Harden scored a game-high 31 points but his supporting cast was the difference in the sending the Wizards home with their ninth loss in 10 road games. Toney Douglas, Patrick Patterson and Chandler Parsons all took turns leading big runs, with Parsons nailing two three-pointers in the final two minutes that were too much to overcome.
“Sometimes, the other team goes on a bigger run than you do,” rookie Bradley Beal said after scoring a team-high 20 points. “It just so happened that they ended up pulling it out at the end, but I can’t complain with the way we were playing at all.”
According to multiple league sources, the Oklahoma City Thunder offered Harden to the Wizards in a deal that would’ve cost Beal and second-year forward Chris Singleton. The Wizards passed, in part because owner Ted Leonsis was unwilling to give Harden the five-year, $80 million contract extension that he was looking to receive, those sources said. The Thunder eventually dealt Harden, the reigning sixth man of the year and an Olympic gold medalist, to Houston in late October.
The Rockets certainly aren’t complaining about landing the NBA’s fifth-leading scorer, who has generated some excitement for the team with his cartoonish facial hair and electrifying game.
“He’s a top-notch player,” Coach Randy Wittman said. “Any time you add a player like that to your team, he’s going to make you better. He’s a hard cover.”
Harden had missed his team’s previous game, an overtime loss to San Antonio, with a sprained ankle, but he moved around just fine — and with little resistance — against the Wizards in his sixth 30-point game this season.
Beal complemented his second 20-point game this season with six assists and four rebounds before fouling out after drilling his third three-pointer with 12.1 seconds remaining. He has scored in double figures in six consecutive games.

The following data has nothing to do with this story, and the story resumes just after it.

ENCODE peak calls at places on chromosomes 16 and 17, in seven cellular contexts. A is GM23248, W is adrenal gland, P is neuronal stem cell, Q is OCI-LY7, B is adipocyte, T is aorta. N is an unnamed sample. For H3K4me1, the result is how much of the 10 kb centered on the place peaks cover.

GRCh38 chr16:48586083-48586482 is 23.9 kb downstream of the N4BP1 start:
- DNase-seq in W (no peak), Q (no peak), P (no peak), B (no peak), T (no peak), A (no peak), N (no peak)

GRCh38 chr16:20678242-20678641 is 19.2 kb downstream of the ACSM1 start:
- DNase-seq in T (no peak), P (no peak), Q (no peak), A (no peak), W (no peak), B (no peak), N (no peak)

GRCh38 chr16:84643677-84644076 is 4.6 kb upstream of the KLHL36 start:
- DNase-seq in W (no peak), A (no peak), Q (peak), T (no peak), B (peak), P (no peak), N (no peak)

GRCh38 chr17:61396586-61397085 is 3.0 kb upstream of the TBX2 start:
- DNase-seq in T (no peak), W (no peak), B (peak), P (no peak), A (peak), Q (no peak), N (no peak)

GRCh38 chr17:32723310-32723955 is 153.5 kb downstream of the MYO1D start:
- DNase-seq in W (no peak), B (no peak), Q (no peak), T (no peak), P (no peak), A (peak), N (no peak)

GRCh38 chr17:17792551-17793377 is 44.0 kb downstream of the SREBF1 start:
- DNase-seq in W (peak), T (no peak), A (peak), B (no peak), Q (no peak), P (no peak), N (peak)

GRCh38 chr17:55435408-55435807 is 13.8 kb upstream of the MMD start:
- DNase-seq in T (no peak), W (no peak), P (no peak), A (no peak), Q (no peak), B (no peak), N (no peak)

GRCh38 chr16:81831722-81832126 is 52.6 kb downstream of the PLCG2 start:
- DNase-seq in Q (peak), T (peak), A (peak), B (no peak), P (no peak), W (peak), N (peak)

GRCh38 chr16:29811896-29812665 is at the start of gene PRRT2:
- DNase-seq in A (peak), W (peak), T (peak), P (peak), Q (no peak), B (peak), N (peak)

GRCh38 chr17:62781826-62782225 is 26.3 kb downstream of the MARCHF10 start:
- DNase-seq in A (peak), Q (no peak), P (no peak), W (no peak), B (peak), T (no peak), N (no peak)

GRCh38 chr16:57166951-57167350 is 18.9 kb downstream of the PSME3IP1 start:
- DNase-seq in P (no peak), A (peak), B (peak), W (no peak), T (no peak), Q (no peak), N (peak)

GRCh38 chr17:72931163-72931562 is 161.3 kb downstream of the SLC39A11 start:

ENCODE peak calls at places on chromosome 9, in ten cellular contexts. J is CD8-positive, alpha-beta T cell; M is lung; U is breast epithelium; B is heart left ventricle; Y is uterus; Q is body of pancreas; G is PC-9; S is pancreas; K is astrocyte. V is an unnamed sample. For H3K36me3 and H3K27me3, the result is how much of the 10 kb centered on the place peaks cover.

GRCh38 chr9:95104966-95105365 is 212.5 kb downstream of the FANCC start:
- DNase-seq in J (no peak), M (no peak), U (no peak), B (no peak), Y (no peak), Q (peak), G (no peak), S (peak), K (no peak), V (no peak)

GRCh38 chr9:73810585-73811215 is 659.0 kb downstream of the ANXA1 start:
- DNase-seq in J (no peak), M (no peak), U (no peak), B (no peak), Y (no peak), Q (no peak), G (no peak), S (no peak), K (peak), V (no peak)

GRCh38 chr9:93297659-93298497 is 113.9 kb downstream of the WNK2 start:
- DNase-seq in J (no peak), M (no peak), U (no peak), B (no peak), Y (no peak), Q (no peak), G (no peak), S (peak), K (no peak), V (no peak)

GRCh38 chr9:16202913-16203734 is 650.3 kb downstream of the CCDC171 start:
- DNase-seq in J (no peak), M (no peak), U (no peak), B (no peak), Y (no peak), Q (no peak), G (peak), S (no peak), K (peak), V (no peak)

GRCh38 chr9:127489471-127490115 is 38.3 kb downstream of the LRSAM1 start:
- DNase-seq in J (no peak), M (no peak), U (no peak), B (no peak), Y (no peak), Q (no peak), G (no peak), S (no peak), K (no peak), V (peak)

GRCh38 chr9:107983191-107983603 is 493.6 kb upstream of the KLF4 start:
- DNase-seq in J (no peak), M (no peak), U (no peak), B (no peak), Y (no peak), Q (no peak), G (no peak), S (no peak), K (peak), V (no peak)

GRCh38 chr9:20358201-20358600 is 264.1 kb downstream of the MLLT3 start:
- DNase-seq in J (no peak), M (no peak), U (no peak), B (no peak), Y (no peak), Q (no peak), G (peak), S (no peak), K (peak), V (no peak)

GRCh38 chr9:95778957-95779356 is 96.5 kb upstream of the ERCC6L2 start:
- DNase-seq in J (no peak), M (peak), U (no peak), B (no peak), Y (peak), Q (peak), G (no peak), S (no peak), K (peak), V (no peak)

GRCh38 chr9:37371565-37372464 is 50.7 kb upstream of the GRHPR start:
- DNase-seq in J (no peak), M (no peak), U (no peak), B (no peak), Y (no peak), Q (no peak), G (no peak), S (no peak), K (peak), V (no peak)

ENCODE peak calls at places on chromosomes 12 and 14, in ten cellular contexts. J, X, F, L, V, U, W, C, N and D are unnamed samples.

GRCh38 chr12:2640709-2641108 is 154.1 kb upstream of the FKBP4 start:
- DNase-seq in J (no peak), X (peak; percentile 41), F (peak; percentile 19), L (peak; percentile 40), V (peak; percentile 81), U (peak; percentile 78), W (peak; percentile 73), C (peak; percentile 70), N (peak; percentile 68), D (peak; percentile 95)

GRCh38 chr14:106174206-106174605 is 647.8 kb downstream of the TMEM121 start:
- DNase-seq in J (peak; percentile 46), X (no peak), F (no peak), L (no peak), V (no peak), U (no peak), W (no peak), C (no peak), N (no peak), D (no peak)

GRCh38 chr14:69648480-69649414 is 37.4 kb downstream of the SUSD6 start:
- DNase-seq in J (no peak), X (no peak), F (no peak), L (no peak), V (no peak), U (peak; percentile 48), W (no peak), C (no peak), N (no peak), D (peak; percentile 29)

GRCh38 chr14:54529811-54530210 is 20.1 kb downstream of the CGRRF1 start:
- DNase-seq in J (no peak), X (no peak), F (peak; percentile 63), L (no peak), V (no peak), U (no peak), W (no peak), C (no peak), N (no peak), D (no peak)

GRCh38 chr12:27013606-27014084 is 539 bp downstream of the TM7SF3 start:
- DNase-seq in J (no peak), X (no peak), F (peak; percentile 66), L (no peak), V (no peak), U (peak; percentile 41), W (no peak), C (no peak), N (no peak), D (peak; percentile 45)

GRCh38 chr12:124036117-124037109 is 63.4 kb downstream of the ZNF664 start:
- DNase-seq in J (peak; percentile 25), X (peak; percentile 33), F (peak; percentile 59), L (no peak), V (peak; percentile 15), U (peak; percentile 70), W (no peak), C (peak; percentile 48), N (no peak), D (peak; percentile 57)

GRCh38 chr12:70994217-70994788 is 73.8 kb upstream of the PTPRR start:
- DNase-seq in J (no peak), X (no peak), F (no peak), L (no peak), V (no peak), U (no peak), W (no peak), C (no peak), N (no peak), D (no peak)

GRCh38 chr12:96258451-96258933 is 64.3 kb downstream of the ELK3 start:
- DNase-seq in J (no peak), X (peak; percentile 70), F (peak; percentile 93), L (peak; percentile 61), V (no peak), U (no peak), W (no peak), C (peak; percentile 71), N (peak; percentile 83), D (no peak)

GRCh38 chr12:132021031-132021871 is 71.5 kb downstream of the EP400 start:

The Wizards (3-16) had won their first road game of the season the night before in New Orleans, where Jordan Crawford scored a team-high 26 points and personally outscored the Hornets, 12-10, in the fourth quarter. On Wednesday, the Rockets limited him to eight points on 3-of-14 shooting through the first three periods.
Crawford had nine points and two assists in the fourth quarter, but the Rockets had more weapons to counter his offensive outbursts.
“It’s hard, really, because we always have chances it win,” Crawford said.
Five Wizards scored in double figures, with Emeka Okafor scoring a season-high 19 points in his home town. He kept the Wizards hanging around when their offense hit some lulls, hitting jumpers and sweeping hooks. He scored eight consecutive points for the Wizards between the end of the first half and the start of the third period.
“Shots just fell. Came with the mind-set, like, ‘All right. Trying to get a win, try to make it two in a row,’ ” said Okafor, who added six rebounds and two blocked shots. “I just relaxed, did my thing. My confidence is always good, it’s whether it ends up being a win or not.”
Playing his second set of back-to-back games this season, Nene had 13 points and nine rebounds in 23 minutes off the bench.
With 7 minutes 14 seconds left in the third quarter, Martell Webster (16 points) stole the ball from Harden and Beal made two free throws that gave the Wizards a 52-51 lead. Harden then sparked a 15-2 run when he made a three-pointer and later added a fast-break dunk. Patterson, a District native, scored the final five points of the run, throwing down a ferocious one-handed jam and adding a three-point play to put the Rockets ahead, 66-54, with less than three minutes left in the third quarter.
The Wizards responded with a 10-0 run, getting six free throws from Nene and Beal before Webster dunked and Kevin Seraphin made a hook shot. Douglas, a reserve guard for the Rockets, then scored nine of his 12 points during a 12-2 run that kept the Wizards climbing uphill the rest of the night.
Parsons added 18 points, including the decisive three-pointer that put the Rockets ahead 96-87 with 1:08 remaining.
After the game, Wittman lamented the Wizards’ continued struggles from the field, as the team shot just 39.3 percent after shooting 32.9 percent the night before.
“We just got too many tough, bad shots,” he said. “We’ve got to move the ball and we don’t, and that gets you in trouble when you fall in a hole. So, we’ll correct those things. We’re going to get out of here one of these days with a 50-percent shooting night.”